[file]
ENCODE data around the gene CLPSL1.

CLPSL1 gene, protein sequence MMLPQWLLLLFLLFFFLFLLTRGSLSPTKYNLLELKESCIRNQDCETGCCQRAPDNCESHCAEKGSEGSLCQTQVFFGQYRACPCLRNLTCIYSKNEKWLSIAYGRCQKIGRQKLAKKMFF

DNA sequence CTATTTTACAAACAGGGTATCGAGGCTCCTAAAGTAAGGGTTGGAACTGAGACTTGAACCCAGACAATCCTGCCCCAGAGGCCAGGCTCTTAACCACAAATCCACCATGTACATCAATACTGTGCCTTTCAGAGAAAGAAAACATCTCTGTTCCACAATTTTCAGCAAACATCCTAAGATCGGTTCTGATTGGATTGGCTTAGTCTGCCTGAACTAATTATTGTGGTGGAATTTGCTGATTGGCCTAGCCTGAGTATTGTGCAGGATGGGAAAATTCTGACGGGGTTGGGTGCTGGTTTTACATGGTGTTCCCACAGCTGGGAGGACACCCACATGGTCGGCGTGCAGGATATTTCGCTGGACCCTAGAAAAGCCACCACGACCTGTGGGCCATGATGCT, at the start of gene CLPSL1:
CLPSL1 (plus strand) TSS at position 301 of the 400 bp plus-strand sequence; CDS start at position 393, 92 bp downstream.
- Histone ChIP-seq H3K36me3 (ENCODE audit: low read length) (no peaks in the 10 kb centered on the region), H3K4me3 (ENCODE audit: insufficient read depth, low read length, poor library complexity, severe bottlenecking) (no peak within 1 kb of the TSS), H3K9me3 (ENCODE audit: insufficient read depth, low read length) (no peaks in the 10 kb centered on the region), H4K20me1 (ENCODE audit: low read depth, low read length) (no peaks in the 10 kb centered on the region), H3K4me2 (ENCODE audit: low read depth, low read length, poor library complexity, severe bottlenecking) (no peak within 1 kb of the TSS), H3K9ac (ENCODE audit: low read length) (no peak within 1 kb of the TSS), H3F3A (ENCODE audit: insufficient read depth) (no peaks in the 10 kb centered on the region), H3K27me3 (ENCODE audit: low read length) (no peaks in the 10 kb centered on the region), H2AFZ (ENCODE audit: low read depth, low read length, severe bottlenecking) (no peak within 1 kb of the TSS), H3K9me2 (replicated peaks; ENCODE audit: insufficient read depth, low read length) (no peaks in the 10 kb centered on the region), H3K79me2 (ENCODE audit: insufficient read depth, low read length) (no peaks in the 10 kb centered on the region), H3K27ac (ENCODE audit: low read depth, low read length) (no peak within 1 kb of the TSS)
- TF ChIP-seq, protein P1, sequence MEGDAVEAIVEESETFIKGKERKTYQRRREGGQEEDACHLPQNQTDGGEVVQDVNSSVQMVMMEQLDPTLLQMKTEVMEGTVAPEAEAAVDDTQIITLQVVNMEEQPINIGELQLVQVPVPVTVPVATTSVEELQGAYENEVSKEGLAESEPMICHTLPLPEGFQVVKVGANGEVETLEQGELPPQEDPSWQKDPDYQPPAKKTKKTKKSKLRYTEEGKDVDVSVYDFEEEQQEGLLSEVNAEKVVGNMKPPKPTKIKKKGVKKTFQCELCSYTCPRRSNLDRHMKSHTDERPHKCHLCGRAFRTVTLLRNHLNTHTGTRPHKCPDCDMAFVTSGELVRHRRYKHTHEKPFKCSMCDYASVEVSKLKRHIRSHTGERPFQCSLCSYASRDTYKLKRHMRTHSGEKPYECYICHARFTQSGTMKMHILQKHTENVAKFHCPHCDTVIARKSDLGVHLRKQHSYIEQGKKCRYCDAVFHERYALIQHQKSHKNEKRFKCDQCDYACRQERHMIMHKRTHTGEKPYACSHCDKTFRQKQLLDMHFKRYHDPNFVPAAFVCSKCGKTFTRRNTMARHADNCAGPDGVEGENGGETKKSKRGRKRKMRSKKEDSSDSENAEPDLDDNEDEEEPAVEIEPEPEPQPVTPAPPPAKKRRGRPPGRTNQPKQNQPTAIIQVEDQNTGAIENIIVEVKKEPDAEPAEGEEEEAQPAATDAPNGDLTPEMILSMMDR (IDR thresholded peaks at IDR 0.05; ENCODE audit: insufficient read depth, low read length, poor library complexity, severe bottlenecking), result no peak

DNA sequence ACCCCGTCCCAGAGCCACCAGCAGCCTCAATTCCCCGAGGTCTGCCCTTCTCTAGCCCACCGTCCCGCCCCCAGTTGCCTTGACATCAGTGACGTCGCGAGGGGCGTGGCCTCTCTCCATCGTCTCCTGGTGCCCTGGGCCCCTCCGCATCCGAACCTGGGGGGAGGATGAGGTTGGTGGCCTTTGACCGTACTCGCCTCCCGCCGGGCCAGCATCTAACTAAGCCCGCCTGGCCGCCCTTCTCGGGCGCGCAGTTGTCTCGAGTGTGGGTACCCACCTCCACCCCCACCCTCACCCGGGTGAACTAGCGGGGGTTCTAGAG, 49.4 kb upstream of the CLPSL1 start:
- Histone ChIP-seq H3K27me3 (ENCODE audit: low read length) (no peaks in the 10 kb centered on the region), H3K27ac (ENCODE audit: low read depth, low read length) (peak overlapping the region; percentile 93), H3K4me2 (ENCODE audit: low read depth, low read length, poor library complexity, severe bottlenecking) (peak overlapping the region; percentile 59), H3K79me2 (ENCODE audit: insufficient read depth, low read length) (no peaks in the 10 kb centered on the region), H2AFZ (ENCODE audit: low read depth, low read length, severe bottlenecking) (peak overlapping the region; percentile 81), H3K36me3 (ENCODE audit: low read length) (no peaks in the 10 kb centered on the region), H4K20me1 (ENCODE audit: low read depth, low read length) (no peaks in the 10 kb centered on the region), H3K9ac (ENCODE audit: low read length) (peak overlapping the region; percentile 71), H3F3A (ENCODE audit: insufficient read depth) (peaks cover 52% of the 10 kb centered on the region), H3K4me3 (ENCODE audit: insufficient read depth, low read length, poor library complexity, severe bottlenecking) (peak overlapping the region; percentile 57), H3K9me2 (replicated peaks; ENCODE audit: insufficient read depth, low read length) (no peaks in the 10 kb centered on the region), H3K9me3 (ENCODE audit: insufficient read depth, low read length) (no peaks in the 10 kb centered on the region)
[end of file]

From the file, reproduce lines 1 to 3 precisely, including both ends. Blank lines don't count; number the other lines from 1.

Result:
ENCODE data around the gene CLPSL1.

CLPSL1 gene, protein sequence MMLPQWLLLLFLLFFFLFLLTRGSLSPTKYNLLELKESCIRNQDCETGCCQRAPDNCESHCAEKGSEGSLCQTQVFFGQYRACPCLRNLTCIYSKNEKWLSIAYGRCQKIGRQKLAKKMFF

DNA sequence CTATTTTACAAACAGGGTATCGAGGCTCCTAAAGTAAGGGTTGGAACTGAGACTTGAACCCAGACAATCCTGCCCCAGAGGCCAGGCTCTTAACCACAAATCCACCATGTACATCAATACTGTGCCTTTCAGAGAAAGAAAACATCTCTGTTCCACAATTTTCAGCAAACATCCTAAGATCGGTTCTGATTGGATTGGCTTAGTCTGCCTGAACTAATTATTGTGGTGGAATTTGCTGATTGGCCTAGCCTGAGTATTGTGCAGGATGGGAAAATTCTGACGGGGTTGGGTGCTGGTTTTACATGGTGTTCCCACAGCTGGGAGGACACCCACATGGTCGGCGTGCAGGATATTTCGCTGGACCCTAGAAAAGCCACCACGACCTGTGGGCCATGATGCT, at the start of gene CLPSL1: